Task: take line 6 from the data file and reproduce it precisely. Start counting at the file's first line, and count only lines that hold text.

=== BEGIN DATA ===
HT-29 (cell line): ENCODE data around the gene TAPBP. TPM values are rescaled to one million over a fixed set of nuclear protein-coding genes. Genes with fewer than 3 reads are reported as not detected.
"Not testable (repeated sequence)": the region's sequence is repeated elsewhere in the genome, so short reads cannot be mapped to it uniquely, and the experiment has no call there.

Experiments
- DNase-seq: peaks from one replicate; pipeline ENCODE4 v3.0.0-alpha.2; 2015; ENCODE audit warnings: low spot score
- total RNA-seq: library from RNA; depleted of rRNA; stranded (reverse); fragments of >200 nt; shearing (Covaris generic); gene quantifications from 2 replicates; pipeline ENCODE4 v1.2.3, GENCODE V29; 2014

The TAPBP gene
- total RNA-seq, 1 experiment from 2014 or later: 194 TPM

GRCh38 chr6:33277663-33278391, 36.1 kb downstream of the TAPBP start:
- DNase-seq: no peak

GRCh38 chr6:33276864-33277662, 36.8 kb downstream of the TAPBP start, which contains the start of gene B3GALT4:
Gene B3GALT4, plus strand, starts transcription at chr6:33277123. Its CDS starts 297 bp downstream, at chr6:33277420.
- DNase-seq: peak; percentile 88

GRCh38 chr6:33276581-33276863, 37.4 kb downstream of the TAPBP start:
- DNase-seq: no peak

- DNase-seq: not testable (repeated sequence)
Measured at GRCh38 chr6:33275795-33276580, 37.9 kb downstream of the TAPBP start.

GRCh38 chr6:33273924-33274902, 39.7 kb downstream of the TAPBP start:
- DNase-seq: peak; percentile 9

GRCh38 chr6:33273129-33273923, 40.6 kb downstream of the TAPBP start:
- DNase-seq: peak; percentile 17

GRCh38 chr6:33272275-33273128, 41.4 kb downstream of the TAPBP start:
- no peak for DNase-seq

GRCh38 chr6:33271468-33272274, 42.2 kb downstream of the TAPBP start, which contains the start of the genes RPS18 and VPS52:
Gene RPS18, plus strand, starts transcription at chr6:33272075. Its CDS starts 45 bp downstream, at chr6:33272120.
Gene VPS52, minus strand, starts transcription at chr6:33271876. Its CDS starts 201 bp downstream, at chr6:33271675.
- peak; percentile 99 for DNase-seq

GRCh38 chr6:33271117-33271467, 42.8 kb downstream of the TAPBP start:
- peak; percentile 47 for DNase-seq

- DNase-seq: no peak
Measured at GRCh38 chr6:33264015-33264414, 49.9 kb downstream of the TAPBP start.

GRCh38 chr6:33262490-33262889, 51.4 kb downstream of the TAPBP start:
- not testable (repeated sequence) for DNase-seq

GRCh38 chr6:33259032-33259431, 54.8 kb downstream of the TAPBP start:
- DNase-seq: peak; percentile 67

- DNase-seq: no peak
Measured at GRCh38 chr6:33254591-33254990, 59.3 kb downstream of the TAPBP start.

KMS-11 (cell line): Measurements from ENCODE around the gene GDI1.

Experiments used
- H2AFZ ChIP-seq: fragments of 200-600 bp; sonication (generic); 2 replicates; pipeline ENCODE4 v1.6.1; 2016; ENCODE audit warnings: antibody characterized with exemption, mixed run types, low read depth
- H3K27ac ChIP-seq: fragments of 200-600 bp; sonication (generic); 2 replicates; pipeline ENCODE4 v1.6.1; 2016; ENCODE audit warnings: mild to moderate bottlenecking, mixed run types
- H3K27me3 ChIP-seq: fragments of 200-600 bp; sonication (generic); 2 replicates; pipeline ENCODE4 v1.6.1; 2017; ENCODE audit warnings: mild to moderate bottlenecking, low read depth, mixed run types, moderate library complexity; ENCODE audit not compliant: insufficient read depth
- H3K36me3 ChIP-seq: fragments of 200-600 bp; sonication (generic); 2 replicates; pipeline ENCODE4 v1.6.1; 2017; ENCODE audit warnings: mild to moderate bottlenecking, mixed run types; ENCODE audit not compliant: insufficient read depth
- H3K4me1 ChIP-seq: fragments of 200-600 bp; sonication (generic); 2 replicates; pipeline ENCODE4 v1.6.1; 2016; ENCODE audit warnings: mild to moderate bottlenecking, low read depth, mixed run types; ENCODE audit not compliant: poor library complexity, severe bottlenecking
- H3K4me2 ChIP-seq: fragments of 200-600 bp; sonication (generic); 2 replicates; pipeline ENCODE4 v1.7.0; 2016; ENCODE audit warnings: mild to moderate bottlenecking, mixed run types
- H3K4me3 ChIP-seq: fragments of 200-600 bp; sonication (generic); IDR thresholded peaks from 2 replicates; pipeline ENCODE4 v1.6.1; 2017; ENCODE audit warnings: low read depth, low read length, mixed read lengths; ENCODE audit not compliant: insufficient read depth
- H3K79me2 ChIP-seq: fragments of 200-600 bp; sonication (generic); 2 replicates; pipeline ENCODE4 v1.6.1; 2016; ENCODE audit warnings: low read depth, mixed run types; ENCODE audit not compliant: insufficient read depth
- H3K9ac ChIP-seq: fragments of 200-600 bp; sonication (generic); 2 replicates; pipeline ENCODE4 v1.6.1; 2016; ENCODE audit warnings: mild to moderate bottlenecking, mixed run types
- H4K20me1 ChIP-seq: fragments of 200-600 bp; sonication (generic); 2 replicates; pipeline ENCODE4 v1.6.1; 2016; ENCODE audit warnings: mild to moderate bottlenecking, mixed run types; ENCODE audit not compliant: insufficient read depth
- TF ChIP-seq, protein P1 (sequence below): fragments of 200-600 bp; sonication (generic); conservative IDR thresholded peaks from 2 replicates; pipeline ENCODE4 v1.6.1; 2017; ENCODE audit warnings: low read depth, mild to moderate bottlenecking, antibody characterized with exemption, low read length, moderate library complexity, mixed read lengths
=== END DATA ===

The TAPBP gene